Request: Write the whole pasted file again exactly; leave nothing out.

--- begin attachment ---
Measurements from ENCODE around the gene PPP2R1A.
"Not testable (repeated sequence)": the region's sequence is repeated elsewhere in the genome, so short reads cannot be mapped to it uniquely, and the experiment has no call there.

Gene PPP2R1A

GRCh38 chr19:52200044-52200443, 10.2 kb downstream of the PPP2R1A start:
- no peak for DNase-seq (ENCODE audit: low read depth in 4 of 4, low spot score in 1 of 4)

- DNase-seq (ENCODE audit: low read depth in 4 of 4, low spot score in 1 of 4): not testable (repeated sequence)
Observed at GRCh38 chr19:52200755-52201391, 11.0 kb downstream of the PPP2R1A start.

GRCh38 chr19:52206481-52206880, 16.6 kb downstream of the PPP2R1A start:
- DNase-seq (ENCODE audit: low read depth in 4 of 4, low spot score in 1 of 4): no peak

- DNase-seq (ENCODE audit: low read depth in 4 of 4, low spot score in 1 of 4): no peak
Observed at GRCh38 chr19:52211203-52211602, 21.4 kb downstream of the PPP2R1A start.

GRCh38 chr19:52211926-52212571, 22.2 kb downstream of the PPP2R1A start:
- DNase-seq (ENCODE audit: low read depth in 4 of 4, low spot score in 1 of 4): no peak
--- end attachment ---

Measurements from ENCODE around the gene PPP2R1A.
"Not testable (repeated sequence)": the region's sequence is repeated elsewhere in the genome, so short reads cannot be mapped to it uniquely, and the experiment has no call there.

Gene PPP2R1A

GRCh38 chr19:52200044-52200443, 10.2 kb downstream of the PPP2R1A start:
- no peak for DNase-seq (ENCODE audit: low read depth in 4 of 4, low spot score in 1 of 4)

- DNase-seq (ENCODE audit: low read depth in 4 of 4, low spot score in 1 of 4): not testable (repeated sequence)
Observed at GRCh38 chr19:52200755-52201391, 11.0 kb downstream of the PPP2R1A start.

GRCh38 chr19:52206481-52206880, 16.6 kb downstream of the PPP2R1A start:
- DNase-seq (ENCODE audit: low read depth in 4 of 4, low spot score in 1 of 4): no peak

- DNase-seq (ENCODE audit: low read depth in 4 of 4, low spot score in 1 of 4): no peak
Observed at GRCh38 chr19:52211203-52211602, 21.4 kb downstream of the PPP2R1A start.

GRCh38 chr19:52211926-52212571, 22.2 kb downstream of the PPP2R1A start:
- DNase-seq (ENCODE audit: low read depth in 4 of 4, low spot score in 1 of 4): no peak